Control in the Sky: The Evolution & History of the Aircraft Cockpit
“It is important to emphasize that until about 1915 a pilot was not very dependent on instruments. The most important “instrument” was the sound of the engine. If it did not sound healthy, then greater attention would be paid to the rpm and oil pressure instruments.”
Ever picked up a rental car and had no idea where the switch for opening the fuel filler door is or how to heat the seats? or settled into certain older cars not realizing that the gas pedal is in the center? Standardization and intuitiveness save lives, even more so in the air when you’re going 1000 ft a second and everything has to happen real quick.
As author Coombs says, no other environment is “so unforgiving of error, lack of attention, carelessness or inadequate training on the part of the human element.” The rudimentary simplicity of the earliest aircraft is as difficult to grasp as today’s unfathomable complexity in terms of mechanical and electronic systems. The modern-day pilot would, in fact, not be able to control his high-performance aircraft if it weren’t for fly-by-wire and a host of other electronic helpers and minders.
Strictly speaking, the origins for this book lie in an article written for Flight magazine back in 1956. After a professional life in human–machine interfaces, author Coombs still has a few things to say about cockpit design. This book is just one of several books and numerous articles he has written on the subject, along with a tall stack of other transportation- and Sherlock Holmes / Conan Doyle-related titles. So much for a quiet retirement.
That Coombs is a consummate practitioner and used to a professional audience is evident in the ease with which he dispenses reams of facts but also in the somewhat relentless pace that may well have the novice reader struggling to keep up. After just a few preliminary words you’re right in the thick of things: joysticks, pitch and roll, and what feet, arms, and fingers do.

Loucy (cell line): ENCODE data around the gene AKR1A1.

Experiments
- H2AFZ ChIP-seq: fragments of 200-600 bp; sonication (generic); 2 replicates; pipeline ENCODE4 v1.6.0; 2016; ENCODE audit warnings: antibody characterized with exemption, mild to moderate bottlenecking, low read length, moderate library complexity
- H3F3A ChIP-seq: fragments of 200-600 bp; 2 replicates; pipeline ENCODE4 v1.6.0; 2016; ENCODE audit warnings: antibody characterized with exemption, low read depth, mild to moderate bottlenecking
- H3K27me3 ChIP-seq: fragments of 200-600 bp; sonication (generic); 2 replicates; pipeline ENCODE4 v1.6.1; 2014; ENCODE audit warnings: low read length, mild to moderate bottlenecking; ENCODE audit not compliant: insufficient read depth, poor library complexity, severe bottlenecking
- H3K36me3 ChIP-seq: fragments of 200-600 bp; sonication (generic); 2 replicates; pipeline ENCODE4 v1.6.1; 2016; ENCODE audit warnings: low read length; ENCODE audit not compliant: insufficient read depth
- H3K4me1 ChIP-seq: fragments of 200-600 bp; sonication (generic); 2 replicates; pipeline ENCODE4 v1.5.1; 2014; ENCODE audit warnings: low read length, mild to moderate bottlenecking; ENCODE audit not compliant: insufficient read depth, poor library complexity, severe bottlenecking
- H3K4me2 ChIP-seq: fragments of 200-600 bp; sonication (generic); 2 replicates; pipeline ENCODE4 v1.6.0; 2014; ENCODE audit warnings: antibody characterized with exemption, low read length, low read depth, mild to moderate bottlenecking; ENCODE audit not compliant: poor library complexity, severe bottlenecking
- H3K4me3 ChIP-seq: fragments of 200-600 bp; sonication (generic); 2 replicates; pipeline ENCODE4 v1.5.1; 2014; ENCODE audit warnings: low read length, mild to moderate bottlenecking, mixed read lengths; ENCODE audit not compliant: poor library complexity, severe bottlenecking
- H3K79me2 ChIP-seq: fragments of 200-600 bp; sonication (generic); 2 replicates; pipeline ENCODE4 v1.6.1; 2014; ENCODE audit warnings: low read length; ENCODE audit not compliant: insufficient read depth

The book begins with a discussion of the Wright Flyer and other contemporary craft—audience participation is definitely helpful: act out what the text and drawings describe to get a real sense for whether or not arm and foot movements are intuitive. Going up or down, or right or left is one thing but what about up and right, in a crosswind, while increasing speed and adjusting the mixture and aiming a gun? How many hands do you need, can you do it without thinking, how quickly? Is a pull-to-open throttle movement (French, Italian, Polish until after WWII) more natural than the now universal push-to-open to increase power? Imagine the consequences for, say, a British pilot in a US fighter initially modified for the Polish air force getting this wrong in the heat of battle (it happened!). It would take decades for pilots, designers, and governments to see eye to eye on this.
Divided into eras from 1914 to 2005, the book examines military and civil (airliner, business, private) cockpits separately (including rotorcraft), closing with one chapter each on simulators, and cockpits of the future and ground-controlled aircraft. Appended is a very interesting treatise on rules of the road and the sea which explains how mounting a horse or right-side dominance have conditioned behavior and conventions that have influenced something as seemingly far removed as aircraft cockpit layout. Brief Chapter Notes and a Select Bibliography open doors to further study; the Index is comprehensive but printed in microscopically small type.
Readers who are in fact at home in the cockpit need to know that the workstations of other flight deck crew (navigator, flight engineer, radio operator and the like) are not considered here but are in a related book, Fighting Cockpits (Airlife 1999).
Copyright 2012, Charly Baumann (speedreaders.info).